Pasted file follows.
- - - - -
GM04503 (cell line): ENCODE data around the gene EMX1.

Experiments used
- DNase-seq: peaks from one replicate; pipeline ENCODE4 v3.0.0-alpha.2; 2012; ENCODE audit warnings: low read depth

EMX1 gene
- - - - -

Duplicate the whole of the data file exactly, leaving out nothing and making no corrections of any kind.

GM04503 (cell line): ENCODE data around the gene EMX1.

Experiments used
- DNase-seq: peaks from one replicate; pipeline ENCODE4 v3.0.0-alpha.2; 2012; ENCODE audit warnings: low read depth

EMX1 gene